If they want to receive an hour long explanation you'll be an hour behind schedule - so they don't want to keep doing that.

Don't be the scapegoat, the one whom doesn't listen or doesn't do. Don't feed or play with the goat when you should be working.

Someone pays and someone does, do what you're paid for and be paid for what you do.

Be prepared to row when there's no wind and stoke the fire as needed. If your section is getting hit close the watertight doors and don't get sucked into the undertow if/when it goes down.

In the evening let the phone go to voice mail if the call is unexpected and not part of your job to be on call. You were out of the room or in the tub but got back to them promptly.

Use email/SMS if you must, sometimes interruptors like the instant gratification of control; the ability to interrupt and derail. Sometimes slowing the feedback loop makes people flee for more satisfying people to annoy.

Don't be the problem, be the solution. Tread not, nor be tread upon. Be certain that the grass is greener and better tasting before crossing a burning bridge.

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This is a case of split authority.

While technically the VP might be the PM's boss, since your team task is only to work on the mobile app that the PM is in charge of, the PM is essentially the authority for your day-to-day tasks. I doubt that the VP would say anything different.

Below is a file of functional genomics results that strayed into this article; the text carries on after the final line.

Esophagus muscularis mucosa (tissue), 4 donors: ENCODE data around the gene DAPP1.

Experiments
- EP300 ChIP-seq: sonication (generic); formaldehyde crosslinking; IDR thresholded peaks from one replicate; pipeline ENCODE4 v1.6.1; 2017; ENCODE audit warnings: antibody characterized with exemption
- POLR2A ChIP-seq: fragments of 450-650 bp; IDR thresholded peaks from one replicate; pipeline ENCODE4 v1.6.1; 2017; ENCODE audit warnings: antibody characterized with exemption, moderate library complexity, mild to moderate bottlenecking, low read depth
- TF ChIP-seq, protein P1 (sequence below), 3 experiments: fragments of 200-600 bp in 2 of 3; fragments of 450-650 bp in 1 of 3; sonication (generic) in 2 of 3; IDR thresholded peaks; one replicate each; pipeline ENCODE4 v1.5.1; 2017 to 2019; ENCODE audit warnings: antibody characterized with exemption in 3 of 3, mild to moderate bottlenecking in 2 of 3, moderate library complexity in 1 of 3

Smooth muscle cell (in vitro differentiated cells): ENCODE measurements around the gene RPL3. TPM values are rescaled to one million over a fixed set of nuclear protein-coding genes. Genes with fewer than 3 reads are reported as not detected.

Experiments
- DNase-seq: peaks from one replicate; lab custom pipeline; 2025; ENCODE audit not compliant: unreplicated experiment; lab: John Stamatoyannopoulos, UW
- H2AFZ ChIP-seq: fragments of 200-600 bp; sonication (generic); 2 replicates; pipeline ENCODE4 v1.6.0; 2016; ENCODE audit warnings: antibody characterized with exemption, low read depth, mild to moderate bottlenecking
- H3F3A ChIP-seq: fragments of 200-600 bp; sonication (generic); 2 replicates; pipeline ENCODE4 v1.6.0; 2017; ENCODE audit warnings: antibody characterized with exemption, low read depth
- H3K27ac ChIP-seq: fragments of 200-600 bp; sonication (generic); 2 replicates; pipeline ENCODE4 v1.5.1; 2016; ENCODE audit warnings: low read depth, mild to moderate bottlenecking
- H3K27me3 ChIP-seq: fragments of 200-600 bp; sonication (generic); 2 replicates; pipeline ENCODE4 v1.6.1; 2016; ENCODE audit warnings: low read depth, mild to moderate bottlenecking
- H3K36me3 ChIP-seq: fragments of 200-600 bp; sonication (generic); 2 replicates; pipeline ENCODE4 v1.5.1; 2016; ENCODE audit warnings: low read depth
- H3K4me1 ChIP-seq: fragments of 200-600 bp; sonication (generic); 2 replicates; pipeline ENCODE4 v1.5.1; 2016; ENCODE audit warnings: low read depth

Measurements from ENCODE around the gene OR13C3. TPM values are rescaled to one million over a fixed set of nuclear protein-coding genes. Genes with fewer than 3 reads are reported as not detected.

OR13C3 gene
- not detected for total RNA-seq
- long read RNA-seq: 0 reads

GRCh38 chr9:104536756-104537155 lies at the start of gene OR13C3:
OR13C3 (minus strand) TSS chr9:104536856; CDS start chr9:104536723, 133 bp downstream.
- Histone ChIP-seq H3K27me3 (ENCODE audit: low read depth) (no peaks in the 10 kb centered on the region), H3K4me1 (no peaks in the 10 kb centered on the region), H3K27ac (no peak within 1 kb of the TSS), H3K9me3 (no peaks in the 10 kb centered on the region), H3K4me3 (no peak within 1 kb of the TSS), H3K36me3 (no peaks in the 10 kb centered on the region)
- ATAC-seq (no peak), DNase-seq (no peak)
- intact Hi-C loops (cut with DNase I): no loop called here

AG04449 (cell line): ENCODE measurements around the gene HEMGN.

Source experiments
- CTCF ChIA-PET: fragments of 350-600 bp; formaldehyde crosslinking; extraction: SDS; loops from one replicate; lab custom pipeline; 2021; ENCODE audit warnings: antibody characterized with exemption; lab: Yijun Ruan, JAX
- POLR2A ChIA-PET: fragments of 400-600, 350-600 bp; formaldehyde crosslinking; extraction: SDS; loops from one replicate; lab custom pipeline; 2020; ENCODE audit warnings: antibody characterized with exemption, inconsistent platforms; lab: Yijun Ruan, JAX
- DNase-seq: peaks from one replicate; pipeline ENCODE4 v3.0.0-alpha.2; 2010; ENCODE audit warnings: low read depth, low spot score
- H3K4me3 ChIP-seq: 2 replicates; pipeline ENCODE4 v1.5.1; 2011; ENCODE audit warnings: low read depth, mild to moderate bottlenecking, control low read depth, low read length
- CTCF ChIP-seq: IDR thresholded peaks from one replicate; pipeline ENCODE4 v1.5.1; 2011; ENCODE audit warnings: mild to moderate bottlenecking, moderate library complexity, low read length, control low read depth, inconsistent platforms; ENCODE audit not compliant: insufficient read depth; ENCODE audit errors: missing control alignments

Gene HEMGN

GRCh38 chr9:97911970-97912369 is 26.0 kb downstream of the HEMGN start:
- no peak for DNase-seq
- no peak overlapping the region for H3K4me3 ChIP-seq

Where it gets murky is when the VP assigns you tasks directly without going through the "chain of command" (the PM).

If the VP tells the PM that his tasks need to be done, and they aren't done or even assigned, then the responsibility for failing to do those tasks falls directly on the PM. This could result in reprimands, etc.

But since the VP went directly to you, and is listed as your direct supervisor, then you are ultimately responsible for completing those tasks. If he was not formally your supervisor, then your responsibility would be to accept the tasks but say that you need to get approval from the PM.

Where it becomes a challenge for you is if the PM has 100% of your hours blocked out with his tasks, how can you complete the tasks from the VP?

Personally, I would go to the VP and explain the situation to him. You don't necessarily have to go into the "VP is on his way out", but you should clarify the chain of command for those tasks the VP assigned to you. Explain that you are in a difficult spot, and see if the VP is willing to help you out with one solution or another.

By treating you the way the PM did, you probably could file a formal complaint with HR or with your VP. If you really don't want to work with the PM, this might be your best chance to make a positive change.

If you feel that it is too risky to meet directly with the VP, you could send am email addressed to the VP and CC the PM: The PM has asked that you not work on the VP tasks and that you are confused about priorities -- ask for clarification. By doing this you essentially put the responsibility back on the VP and PM do deal with the issue, and you should remain out of the direct line of fire.

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    Give tasks and authority for your day-to-day tasks are not the same. PM should not be working at the code level. – paparazzo Dec 2 '17 at 0:09
  • @Paparazzi that's also what I think and know from the company's structure chart. – Max Dec 2 '17 at 7:57
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    @Phil M, VP is not PM's boss. Product department is not really a part of R&D. – Max Dec 2 '17 at 7:58